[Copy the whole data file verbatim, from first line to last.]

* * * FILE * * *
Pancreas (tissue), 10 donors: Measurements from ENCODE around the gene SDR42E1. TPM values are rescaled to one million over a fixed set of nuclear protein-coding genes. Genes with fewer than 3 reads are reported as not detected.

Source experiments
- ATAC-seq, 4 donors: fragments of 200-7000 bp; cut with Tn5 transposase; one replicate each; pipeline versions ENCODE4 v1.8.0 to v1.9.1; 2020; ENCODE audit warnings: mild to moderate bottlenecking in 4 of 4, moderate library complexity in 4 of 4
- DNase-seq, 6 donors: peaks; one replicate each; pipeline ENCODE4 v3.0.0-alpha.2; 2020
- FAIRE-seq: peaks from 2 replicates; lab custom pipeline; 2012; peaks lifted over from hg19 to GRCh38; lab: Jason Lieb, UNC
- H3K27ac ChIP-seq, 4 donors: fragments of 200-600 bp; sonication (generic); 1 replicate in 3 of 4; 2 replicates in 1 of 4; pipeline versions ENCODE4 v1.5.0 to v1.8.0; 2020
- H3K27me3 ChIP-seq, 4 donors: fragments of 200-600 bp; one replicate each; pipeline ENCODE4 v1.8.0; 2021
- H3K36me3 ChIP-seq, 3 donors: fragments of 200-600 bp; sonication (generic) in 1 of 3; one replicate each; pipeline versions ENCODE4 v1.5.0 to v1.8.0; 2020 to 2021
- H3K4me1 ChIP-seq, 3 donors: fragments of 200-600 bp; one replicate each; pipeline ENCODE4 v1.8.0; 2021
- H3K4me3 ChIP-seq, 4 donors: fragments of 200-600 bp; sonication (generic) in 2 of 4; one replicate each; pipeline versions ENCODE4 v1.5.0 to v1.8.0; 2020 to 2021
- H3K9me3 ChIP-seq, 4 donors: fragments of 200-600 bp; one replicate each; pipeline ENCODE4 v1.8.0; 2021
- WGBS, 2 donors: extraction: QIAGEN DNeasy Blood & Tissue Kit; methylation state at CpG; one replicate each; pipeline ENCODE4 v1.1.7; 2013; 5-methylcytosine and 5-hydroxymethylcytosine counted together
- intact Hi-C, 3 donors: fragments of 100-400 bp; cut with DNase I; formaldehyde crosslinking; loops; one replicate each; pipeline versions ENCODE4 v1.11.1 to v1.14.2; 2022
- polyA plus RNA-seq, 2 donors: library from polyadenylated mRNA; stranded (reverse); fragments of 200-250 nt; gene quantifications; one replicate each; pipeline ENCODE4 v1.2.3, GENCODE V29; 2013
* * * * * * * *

Pancreas (tissue), 10 donors: Measurements from ENCODE around the gene SDR42E1. TPM values are rescaled to one million over a fixed set of nuclear protein-coding genes. Genes with fewer than 3 reads are reported as not detected.

Source experiments
- ATAC-seq, 4 donors: fragments of 200-7000 bp; cut with Tn5 transposase; one replicate each; pipeline versions ENCODE4 v1.8.0 to v1.9.1; 2020; ENCODE audit warnings: mild to moderate bottlenecking in 4 of 4, moderate library complexity in 4 of 4
- DNase-seq, 6 donors: peaks; one replicate each; pipeline ENCODE4 v3.0.0-alpha.2; 2020
- FAIRE-seq: peaks from 2 replicates; lab custom pipeline; 2012; peaks lifted over from hg19 to GRCh38; lab: Jason Lieb, UNC
- H3K27ac ChIP-seq, 4 donors: fragments of 200-600 bp; sonication (generic); 1 replicate in 3 of 4; 2 replicates in 1 of 4; pipeline versions ENCODE4 v1.5.0 to v1.8.0; 2020
- H3K27me3 ChIP-seq, 4 donors: fragments of 200-600 bp; one replicate each; pipeline ENCODE4 v1.8.0; 2021
- H3K36me3 ChIP-seq, 3 donors: fragments of 200-600 bp; sonication (generic) in 1 of 3; one replicate each; pipeline versions ENCODE4 v1.5.0 to v1.8.0; 2020 to 2021
- H3K4me1 ChIP-seq, 3 donors: fragments of 200-600 bp; one replicate each; pipeline ENCODE4 v1.8.0; 2021
- H3K4me3 ChIP-seq, 4 donors: fragments of 200-600 bp; sonication (generic) in 2 of 4; one replicate each; pipeline versions ENCODE4 v1.5.0 to v1.8.0; 2020 to 2021
- H3K9me3 ChIP-seq, 4 donors: fragments of 200-600 bp; one replicate each; pipeline ENCODE4 v1.8.0; 2021
- WGBS, 2 donors: extraction: QIAGEN DNeasy Blood & Tissue Kit; methylation state at CpG; one replicate each; pipeline ENCODE4 v1.1.7; 2013; 5-methylcytosine and 5-hydroxymethylcytosine counted together
- intact Hi-C, 3 donors: fragments of 100-400 bp; cut with DNase I; formaldehyde crosslinking; loops; one replicate each; pipeline versions ENCODE4 v1.11.1 to v1.14.2; 2022
- polyA plus RNA-seq, 2 donors: library from polyadenylated mRNA; stranded (reverse); fragments of 200-250 nt; gene quantifications; one replicate each; pipeline ENCODE4 v1.2.3, GENCODE V29; 2013